Sam Raimi’s Spider-Man trilogy. One good movie, one great movie, and one movie we don’t talk about. Or is there more to it than that? In anticipation of the release of Spider-Man: HomecomingKambole and Steph sat down to revisit all three of them…

Spider-Man (2002)


Courtesy of: Columbia Pictures

Kambole: So this still holds up better than I could have possibly imagined. I mean I love the current slate of Marvel films and a lot of what Marvel Studios does to create their releases, but Sam Raimi’s fingerprints are all over this and it makes for something that really can’t be beaten. It’s just so weird, in the best way possible.

Steph: It is so weird! Especially in its use of body horror during Peter’s transformation – those fingertip spiky hairs and his ability to fire webbing straight out of his wrist are pretty disgusting when you stop to think about it, and it makes his transition into Spider-Man even greater to watch as we see him deal with some nightmarish body modifications on top of trying not to look like a freak at school.

Kambole: It’s never been matched. Speaking of school, it’s great how small-scale this film feels even with all the action – the majority of it is Peter dealing with his place as an outsider, trying to get a job, struggling with his relationships with his cobbled-together family – complete with psychopathic uncle Norman. It makes all of the fights feel a lot more personal. And with regards to Norman, god is that guy insane. Willem Dafoe didn’t need a mask.

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Courtesy of: Columbia Pictures

Steph: Willem Dafoe crouching over his scientist assistant wild-eyed and hissing will haunt my dreams for a long time yet. There’s some great all-out villainy in this film, with an honourable mention going to Macho Man Randy Savage (aka Bone Saw), in the cage match scene where Parker gets to test out his new skills in an arena where showmanship is key. We get to witness the witty comebacks that Spider-Man is famous for come into play to torment the admittedly terrifying yet hilarious Bone Saw.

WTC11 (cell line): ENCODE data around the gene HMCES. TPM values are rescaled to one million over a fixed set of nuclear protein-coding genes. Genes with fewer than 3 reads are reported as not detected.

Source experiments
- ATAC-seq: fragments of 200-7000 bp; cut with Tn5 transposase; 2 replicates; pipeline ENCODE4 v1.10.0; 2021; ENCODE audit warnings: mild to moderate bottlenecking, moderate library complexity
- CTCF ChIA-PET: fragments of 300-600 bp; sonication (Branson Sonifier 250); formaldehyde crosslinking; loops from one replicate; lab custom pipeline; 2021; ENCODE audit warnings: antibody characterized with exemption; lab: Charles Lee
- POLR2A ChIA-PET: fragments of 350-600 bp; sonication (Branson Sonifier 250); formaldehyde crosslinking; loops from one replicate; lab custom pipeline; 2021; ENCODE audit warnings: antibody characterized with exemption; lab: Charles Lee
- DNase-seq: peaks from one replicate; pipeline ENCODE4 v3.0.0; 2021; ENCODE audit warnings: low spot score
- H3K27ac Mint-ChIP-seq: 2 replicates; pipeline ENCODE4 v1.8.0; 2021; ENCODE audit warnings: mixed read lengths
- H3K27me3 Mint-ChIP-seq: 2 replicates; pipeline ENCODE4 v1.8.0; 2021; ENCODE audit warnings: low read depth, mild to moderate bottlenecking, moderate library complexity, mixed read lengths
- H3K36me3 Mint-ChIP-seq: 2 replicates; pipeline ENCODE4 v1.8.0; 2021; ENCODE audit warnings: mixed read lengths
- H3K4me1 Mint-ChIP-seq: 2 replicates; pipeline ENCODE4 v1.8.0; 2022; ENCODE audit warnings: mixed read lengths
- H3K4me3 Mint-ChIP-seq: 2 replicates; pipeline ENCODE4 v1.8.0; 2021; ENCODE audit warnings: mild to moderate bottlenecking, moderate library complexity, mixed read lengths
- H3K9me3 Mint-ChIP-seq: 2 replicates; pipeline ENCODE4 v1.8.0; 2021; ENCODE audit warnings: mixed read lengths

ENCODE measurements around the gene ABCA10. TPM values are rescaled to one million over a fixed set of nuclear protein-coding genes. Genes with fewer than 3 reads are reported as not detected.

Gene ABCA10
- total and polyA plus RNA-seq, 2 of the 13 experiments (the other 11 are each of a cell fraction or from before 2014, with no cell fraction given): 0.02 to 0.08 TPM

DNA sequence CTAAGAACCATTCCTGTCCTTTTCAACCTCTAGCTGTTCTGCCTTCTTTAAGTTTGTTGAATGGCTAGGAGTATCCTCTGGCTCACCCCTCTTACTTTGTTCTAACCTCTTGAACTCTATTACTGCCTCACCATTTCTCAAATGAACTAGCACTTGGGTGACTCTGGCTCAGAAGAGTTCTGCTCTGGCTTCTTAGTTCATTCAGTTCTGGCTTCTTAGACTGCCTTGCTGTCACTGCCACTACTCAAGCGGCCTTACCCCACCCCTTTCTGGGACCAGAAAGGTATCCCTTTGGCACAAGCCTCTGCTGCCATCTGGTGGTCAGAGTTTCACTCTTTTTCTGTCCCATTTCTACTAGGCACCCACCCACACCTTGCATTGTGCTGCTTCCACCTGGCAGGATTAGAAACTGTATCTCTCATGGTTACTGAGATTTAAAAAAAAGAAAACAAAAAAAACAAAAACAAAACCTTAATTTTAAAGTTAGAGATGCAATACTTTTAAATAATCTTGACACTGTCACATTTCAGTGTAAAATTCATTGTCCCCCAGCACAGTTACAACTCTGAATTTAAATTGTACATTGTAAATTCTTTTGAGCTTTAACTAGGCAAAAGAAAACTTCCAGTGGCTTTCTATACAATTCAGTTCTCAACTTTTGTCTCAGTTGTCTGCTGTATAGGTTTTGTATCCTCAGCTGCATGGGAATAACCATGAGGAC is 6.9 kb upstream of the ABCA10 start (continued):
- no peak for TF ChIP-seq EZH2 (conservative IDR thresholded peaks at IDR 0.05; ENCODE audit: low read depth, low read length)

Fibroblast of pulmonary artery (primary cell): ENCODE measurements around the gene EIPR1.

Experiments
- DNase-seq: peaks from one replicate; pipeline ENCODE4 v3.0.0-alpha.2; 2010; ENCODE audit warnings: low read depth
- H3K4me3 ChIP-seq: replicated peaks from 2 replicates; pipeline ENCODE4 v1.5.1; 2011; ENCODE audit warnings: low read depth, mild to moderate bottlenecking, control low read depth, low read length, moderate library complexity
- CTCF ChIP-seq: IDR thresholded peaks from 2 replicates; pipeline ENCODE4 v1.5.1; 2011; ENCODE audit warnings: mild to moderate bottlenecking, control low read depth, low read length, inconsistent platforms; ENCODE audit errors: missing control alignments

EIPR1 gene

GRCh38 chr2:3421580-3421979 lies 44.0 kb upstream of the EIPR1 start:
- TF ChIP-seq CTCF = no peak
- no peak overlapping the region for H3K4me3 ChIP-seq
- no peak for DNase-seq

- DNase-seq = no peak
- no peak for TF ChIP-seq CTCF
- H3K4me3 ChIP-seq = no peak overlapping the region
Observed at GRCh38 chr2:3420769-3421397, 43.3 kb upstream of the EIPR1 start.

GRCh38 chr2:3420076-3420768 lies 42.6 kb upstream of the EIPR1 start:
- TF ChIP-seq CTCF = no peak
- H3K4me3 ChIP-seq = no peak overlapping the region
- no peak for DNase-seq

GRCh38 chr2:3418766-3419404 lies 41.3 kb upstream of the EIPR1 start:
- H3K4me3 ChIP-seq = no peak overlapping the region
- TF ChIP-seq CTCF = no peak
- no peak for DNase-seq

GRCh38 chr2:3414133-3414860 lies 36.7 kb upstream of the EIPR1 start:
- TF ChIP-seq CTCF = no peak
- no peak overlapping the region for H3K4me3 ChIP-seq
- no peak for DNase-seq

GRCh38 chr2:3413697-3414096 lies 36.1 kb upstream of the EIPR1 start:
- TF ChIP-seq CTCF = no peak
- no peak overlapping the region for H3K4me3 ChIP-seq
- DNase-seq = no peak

Kambole: BONE SAW IS READY! I love that scene with all my heart. But yeah, it’s clear that Sam Raimi has a lot of love for the golden age Spider-Man comics, and it really shines through in the spirit of the film – it’s a big mixture of camp (the cage match) and sincerity (everything with Aunt May and Uncle Ben), with a surprisingly dark story driving it all – that fight at the end in particular.

Kambole: There are some signs of growing pains, but it’s an amazing (spectacular?) debut and it’s easy to see why superhero cinema blew up in its wake (and why Tobey won the prestigious MTV Movie Award for Best Kiss). 4/5

Steph: While a few of the special effects don’t hold up quite as well now, it’s an original and personal film that’s bound to stay in our hearts for a long time yet (along with that Nickelback song). 4/5

Spider-Man 2 (2004)

Spiderman 2 Tobey Maguire © Columbia Tri Star

Courtesy of: Columbia Pictures

Kambole: So, everyone’s favourite, and mine too. Basically takes everything I love about the first, and improves everything. It’s darker, funnier, and still cuts right to the defining element of Spider-Man: his struggle with being Peter Parker. I swear, for most of this film it’s agonising being Peter – he’s broke and failing to be present for his friends, and present for everything else, as his responsibility as Spider-Man begins to consume his life. Harry hates him (kinda), Mary Jane has moved on, Aunt May has financial problems – it’s a lot of human problems that are amplified by superhero problems.

Steph: I love that we get those more personal, everyday moments in this film as well. It’s great diving into the world of Peter Parker again in this sequel and feeling like we get to know more about him as he goes about his everyday life as well as continuing to fight crime. It makes him feel more like a complete person than an untouchable hero on a pedestal.

Kambole: Exactly! And what’s even better is that the same goes for the villain. Willem Dafoe is fantastic as Osborn/Green Goblin, but Alfred Molina is a series high note – Otto Octavius is such a tragic character, completely undone by his ambition and hubris. He has a great time portraying the monstrous side of Octavius, but he’s often heartbreaking to watch as well.

Also in terms of action his character opens the film up to newfound verticality and inventiveness with the fight scenes – while most of the fights in the first one took place on solid ground, here Doc Ock and Spider-Man tangle on the sides of buildings, trains, whatever. It really takes advantage of the abilities of the two, culminating in the absolutely breathtaking train scene, which set the highest bar possible for superhero fights – I’d say it hasn’t been beaten yet.